Archive: Issue No. 33, May 2000

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A monthly feature on an artist currently in the public eye

Bernie Searle

Bernie Searle in front of one of her artworks

Bernie Searle

Lifeline 1999 (detail)
Click through for installation view
Discoloured series
Digital prints on tracing paper
Each panel, 240 x 60 cm.
Photo credit: Jean Brundrit

Bernie Searle

Traces (details) 1999
from the 'Colour Me' series
Three digital prints
Photo credit: Jean Brundrit

Bernie Searle

Searle works with flour and an assistant in preparation for being photographed for Off-white: back to back.

Bernie Searle

Off-White: Back to Back 1999
from the 'Colour Me' series
Installation view at INOVA, University of Wisconsin

Bernie Searle

Com-fort 1997
Spices, objects encased in resin
Installation view in Cape Town Castle
2nd Johannesburg Biennale

Bernie Searle

Photograph for video proposal 2000

Berni Searle

by Sue Williamson (May, 2000)

Modus operandi:

Trained as a sculptor, Cape Town artist Berni Searle now utilises large scale digital photographic prints and combines them with found materials to make her compelling installations. Using her own body as subject and point of departure, Searle experiments with the surface of her skin, allowing it to be clad in layers of coloured and aromatic spices, leaving her bodily imprint on drifts of spices on the floor, or staining certain areas of her body with various substances, suggesting trauma, or damage. The spices are in part a reference to the spice trade which brought white colonists to the Cape of Good Hope in the 17th century, and in interbreeding with the local inhabitants and slaves brought from other parts of Africa, produced children of mixed race, or 'Coloured'. Searle's work confronts head-on this history and the obsession with racial classification which ensued.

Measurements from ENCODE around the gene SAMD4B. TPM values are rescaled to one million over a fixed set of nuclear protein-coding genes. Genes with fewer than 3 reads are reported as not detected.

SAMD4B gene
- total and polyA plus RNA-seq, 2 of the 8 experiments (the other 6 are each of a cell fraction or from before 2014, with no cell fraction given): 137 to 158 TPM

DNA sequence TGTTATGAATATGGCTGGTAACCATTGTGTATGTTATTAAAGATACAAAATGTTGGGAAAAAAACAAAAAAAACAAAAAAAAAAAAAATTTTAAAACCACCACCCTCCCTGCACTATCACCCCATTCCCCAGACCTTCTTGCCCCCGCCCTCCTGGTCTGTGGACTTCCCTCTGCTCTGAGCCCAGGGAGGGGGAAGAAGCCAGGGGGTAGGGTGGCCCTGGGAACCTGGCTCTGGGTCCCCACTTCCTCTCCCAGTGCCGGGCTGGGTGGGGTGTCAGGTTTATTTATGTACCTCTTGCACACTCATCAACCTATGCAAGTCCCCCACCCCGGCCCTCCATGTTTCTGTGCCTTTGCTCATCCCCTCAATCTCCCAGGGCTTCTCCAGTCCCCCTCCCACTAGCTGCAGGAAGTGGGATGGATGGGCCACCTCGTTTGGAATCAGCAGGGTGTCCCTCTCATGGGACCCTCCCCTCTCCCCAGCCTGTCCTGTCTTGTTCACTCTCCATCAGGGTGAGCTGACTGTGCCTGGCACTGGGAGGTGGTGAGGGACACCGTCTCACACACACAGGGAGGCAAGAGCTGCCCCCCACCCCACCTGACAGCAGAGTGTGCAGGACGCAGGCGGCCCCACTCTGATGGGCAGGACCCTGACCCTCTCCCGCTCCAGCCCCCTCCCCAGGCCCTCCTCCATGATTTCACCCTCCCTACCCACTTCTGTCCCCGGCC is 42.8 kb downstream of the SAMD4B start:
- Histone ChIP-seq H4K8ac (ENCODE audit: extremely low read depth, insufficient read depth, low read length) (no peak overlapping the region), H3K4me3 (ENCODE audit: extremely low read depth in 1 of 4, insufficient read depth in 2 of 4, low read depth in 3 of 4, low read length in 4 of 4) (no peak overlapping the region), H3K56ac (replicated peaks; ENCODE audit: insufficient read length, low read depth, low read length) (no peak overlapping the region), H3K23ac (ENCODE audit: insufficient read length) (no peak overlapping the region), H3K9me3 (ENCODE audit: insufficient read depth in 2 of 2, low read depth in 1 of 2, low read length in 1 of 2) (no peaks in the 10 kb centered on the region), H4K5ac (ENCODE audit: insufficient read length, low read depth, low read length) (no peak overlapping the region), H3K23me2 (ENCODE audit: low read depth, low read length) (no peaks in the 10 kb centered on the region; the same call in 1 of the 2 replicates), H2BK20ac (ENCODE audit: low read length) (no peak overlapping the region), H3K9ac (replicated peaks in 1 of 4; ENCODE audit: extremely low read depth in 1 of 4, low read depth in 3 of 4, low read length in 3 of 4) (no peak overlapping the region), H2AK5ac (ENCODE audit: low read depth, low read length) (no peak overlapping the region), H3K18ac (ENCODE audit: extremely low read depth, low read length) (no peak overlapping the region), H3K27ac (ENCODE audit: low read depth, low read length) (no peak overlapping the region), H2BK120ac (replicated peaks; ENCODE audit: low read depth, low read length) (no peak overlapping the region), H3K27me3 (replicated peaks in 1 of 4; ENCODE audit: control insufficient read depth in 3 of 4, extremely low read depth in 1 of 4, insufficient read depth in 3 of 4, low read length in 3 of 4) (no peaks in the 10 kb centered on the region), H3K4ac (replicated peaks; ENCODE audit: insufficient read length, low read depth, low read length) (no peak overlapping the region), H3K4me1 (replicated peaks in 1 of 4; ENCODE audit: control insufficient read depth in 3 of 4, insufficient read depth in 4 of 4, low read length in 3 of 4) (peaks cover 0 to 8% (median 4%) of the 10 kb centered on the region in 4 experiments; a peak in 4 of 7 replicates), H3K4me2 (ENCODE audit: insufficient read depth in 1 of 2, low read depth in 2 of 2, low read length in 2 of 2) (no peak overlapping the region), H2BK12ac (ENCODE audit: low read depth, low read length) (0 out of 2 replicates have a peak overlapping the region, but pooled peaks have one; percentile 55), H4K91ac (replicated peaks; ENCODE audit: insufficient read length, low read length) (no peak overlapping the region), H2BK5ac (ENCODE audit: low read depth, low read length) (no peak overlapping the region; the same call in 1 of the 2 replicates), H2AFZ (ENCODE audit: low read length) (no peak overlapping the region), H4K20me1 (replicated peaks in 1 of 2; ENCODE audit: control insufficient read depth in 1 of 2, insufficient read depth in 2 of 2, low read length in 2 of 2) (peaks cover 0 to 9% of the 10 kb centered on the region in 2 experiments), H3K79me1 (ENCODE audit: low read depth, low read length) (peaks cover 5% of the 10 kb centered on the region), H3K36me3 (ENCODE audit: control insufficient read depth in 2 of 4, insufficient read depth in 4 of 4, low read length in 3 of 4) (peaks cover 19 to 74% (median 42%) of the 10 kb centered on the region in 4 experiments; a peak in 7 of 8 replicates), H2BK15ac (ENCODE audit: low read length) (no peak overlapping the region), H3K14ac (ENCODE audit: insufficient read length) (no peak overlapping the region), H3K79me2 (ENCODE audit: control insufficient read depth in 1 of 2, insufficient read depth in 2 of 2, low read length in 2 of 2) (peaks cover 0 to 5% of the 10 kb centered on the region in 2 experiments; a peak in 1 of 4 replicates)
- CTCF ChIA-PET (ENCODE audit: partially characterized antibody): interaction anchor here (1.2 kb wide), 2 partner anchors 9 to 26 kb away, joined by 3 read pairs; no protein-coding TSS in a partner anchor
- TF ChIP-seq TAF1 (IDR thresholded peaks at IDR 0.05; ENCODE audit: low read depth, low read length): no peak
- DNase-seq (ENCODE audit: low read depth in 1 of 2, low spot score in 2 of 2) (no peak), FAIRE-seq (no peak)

Artist's statement:

"Without providing any definite answers, I think my work raises questions about attitudes towards race and gender. I think it operates on different levels and reflects different racial and political experiences - but I don't think my pieces are limited by that. I hope they transcend and go beyond that, and provide a space for illusion and fantasy. They reflect a desire to present myself in various ways to counter the image that has been imposed on me. Race is inevitable in South Africa.

"The self is explored as an ongoing process of construction in time and place. The presence and absence of the body in the work points to the idea that one's identity is not static, and constantly in a state of flux."


Berni Searle is one of a small group of South African artists who will be participating in Dak/Art 2000 this month (see News). Although in her recent work, she has moved on from using the spices in the Colour Me series which first grabbed international attention, the curators asked her to develop a new piece on that theme. Her piece will consist of six open 'cubicles', the three sides of which will be formed by three-metre high prints. The floor of the cubicle will be covered with spices, so viewers can look into the cubicles but not enter. The piece will be entitled Red, Yellow, Brown: face to face.

Searle's work is also to be seen in New York at present on a show curated by Salah Hassan at the Apex Gallery. Entitled 'Insertion', the exhibition runs until May 20

Before that: